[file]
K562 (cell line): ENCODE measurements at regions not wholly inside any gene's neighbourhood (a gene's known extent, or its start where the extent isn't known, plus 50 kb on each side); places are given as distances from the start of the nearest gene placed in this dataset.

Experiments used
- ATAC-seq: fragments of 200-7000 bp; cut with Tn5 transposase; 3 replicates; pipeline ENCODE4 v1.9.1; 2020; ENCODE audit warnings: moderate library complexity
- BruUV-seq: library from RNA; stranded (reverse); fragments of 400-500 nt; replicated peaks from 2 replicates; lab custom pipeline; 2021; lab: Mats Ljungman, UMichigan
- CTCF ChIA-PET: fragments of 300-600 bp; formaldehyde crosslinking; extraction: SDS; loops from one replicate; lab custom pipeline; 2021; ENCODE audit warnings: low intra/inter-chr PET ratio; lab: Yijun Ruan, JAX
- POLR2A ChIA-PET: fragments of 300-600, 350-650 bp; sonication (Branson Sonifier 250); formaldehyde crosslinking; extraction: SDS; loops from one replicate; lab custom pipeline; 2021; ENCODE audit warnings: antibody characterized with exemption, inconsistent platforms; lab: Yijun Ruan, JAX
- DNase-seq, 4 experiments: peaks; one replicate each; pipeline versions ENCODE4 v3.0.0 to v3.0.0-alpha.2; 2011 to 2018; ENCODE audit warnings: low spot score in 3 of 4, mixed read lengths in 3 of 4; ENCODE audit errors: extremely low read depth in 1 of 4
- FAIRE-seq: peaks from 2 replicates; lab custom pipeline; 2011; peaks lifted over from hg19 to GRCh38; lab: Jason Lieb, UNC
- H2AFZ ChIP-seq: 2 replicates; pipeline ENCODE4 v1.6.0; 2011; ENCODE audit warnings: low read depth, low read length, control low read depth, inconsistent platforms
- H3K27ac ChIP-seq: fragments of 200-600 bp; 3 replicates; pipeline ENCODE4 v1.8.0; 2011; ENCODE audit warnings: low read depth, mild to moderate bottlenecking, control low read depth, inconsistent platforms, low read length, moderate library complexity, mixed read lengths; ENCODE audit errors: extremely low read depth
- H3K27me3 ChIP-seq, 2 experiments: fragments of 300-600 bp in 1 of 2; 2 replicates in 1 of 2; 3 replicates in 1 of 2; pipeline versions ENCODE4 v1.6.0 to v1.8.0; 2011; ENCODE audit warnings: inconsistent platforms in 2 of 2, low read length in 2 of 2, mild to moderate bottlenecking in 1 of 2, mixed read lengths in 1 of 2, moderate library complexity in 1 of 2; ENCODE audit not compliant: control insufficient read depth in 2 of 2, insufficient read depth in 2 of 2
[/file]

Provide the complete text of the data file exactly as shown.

K562 (cell line): ENCODE measurements at regions not wholly inside any gene's neighbourhood (a gene's known extent, or its start where the extent isn't known, plus 50 kb on each side); places are given as distances from the start of the nearest gene placed in this dataset.

Experiments used
- ATAC-seq: fragments of 200-7000 bp; cut with Tn5 transposase; 3 replicates; pipeline ENCODE4 v1.9.1; 2020; ENCODE audit warnings: moderate library complexity
- BruUV-seq: library from RNA; stranded (reverse); fragments of 400-500 nt; replicated peaks from 2 replicates; lab custom pipeline; 2021; lab: Mats Ljungman, UMichigan
- CTCF ChIA-PET: fragments of 300-600 bp; formaldehyde crosslinking; extraction: SDS; loops from one replicate; lab custom pipeline; 2021; ENCODE audit warnings: low intra/inter-chr PET ratio; lab: Yijun Ruan, JAX
- POLR2A ChIA-PET: fragments of 300-600, 350-650 bp; sonication (Branson Sonifier 250); formaldehyde crosslinking; extraction: SDS; loops from one replicate; lab custom pipeline; 2021; ENCODE audit warnings: antibody characterized with exemption, inconsistent platforms; lab: Yijun Ruan, JAX
- DNase-seq, 4 experiments: peaks; one replicate each; pipeline versions ENCODE4 v3.0.0 to v3.0.0-alpha.2; 2011 to 2018; ENCODE audit warnings: low spot score in 3 of 4, mixed read lengths in 3 of 4; ENCODE audit errors: extremely low read depth in 1 of 4
- FAIRE-seq: peaks from 2 replicates; lab custom pipeline; 2011; peaks lifted over from hg19 to GRCh38; lab: Jason Lieb, UNC
- H2AFZ ChIP-seq: 2 replicates; pipeline ENCODE4 v1.6.0; 2011; ENCODE audit warnings: low read depth, low read length, control low read depth, inconsistent platforms
- H3K27ac ChIP-seq: fragments of 200-600 bp; 3 replicates; pipeline ENCODE4 v1.8.0; 2011; ENCODE audit warnings: low read depth, mild to moderate bottlenecking, control low read depth, inconsistent platforms, low read length, moderate library complexity, mixed read lengths; ENCODE audit errors: extremely low read depth
- H3K27me3 ChIP-seq, 2 experiments: fragments of 300-600 bp in 1 of 2; 2 replicates in 1 of 2; 3 replicates in 1 of 2; pipeline versions ENCODE4 v1.6.0 to v1.8.0; 2011; ENCODE audit warnings: inconsistent platforms in 2 of 2, low read length in 2 of 2, mild to moderate bottlenecking in 1 of 2, mixed read lengths in 1 of 2, moderate library complexity in 1 of 2; ENCODE audit not compliant: control insufficient read depth in 2 of 2, insufficient read depth in 2 of 2